Duh! When I finally woke up and realized that, I checked the box, uninstalled Firefox, and then reinstalled it with no difficulty — and it worked correctly!

Part of the reason for dwelling on this fiasco, which does not do my reputation any good, is to lay out the decision pattern I tried to follow, and if I had done it correctly instead of flailing, it would not have been such a problem.

We can speculate that since this was a new installation, I did not have any bookmarks or other personal data or customization invested in the Firefox installation. Therefore I was not as careful about deciding what to do as I would have been if there had been some personal investment of time involved. Maybe that is true, but it does not really matter. I made a couple of mistakes while upgrading a computer and paid for it with frustration. Let him who has never done the same thing cast the first stone.

Google Sued Over Toolbar Privacy

Realizing that Google has a hefty slush fund for legal hassles, seeing the search giant sued over the privacy concerns regarding the usage of their toolbar. The fact of the matter is, no one is reading any attacked TOS which explains Google’s privacy policy. So even if the policy is outrageous, it’s really the end user responsibility to understand what they are getting into.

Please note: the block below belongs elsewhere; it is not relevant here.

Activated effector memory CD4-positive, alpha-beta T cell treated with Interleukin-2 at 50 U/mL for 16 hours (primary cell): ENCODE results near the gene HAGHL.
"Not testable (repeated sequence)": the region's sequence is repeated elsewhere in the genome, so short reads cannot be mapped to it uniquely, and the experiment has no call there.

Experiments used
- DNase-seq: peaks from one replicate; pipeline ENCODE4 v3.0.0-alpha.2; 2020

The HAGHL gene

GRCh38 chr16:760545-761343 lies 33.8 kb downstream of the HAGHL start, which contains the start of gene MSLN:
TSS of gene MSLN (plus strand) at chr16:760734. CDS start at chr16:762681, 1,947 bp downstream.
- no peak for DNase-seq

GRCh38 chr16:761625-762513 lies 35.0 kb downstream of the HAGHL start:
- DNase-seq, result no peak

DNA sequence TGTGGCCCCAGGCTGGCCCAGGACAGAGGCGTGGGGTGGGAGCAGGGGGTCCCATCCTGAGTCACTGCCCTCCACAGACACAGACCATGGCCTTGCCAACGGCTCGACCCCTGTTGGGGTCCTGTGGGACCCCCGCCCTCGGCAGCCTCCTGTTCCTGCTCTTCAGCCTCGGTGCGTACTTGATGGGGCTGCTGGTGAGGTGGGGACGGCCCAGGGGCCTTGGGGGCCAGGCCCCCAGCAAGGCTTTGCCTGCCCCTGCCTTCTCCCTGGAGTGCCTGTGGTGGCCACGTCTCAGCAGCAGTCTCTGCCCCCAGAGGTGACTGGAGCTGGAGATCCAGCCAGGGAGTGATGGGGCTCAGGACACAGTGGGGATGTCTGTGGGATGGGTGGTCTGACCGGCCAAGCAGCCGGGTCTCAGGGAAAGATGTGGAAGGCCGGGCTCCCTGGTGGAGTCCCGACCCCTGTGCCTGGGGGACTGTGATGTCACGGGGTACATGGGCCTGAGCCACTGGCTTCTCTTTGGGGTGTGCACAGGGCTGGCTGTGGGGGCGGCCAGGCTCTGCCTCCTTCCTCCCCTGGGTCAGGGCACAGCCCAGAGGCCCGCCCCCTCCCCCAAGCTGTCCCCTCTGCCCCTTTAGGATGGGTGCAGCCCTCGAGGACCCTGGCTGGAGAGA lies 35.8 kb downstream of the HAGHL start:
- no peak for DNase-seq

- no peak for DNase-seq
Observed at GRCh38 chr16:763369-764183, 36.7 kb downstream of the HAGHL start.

The claim to fame is apparently that Google has mislead those who are downloading the Google toolbar software. Right, because everything free in life is not going to use your personal data anyway possible to help pay for the item you’re enjoying? Give me a break.

While I personally think that Google would do well be its users to make how they handle data more clearly understood, I think that people who sue them over privacy concerns need to get a reality check.

I Took The Palemoon Plunge

Hi, Dick – don’t try this! LOL

OK. I admit. I was bored. So when I read a reader’s comment about how much faster Palemoon was than Firefox, I decided to give it another try. I must admit, reading the Web site helps. I did not realize that on the Palemoon site there is a migration tool that copies over your Firefox user profile. This saves a lot of time, because when I first tried Palemoon, I thought it was a giant pain to try and put back on my toolbar, add ons, extensions, themes, history, settings, and bookmarks. So when I saw the migration tool I decided to give Palemoon another try.

Before doing anything, I highly recommend if you wish to migrate, use the add-on called FEBE. FEBE makes a backup copy of your profile in case something goes wrong.

The migration was a snap. The tool worked perfectly and my profile with all settings was transferred over to Palemoon without issue.

So is Palemoon quicker than Firefox?